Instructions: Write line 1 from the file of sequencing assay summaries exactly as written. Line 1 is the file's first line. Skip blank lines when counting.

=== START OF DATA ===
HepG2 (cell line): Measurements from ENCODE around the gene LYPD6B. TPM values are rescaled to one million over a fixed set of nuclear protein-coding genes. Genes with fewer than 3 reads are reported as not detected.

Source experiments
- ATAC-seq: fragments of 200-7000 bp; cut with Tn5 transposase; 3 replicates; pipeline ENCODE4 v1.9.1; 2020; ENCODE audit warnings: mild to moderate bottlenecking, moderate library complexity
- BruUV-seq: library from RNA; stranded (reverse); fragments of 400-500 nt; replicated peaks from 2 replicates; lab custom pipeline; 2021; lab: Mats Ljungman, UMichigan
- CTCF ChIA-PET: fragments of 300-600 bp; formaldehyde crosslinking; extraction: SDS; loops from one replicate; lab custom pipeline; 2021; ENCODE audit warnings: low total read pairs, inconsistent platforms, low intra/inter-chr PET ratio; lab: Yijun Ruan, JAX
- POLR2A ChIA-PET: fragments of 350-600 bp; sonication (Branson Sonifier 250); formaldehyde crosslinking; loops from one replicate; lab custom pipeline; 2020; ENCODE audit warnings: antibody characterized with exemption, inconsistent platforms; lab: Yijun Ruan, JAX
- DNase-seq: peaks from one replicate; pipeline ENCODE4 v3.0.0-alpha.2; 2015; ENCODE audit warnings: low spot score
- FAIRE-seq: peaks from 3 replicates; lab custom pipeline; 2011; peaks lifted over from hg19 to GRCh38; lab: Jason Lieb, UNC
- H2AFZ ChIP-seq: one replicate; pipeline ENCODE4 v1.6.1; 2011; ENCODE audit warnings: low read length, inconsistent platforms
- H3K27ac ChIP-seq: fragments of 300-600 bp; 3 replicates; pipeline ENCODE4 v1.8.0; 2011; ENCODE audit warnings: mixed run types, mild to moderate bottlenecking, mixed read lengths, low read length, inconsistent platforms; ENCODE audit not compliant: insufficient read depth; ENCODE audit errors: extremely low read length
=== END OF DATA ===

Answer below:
HepG2 (cell line): Measurements from ENCODE around the gene LYPD6B. TPM values are rescaled to one million over a fixed set of nuclear protein-coding genes. Genes with fewer than 3 reads are reported as not detected.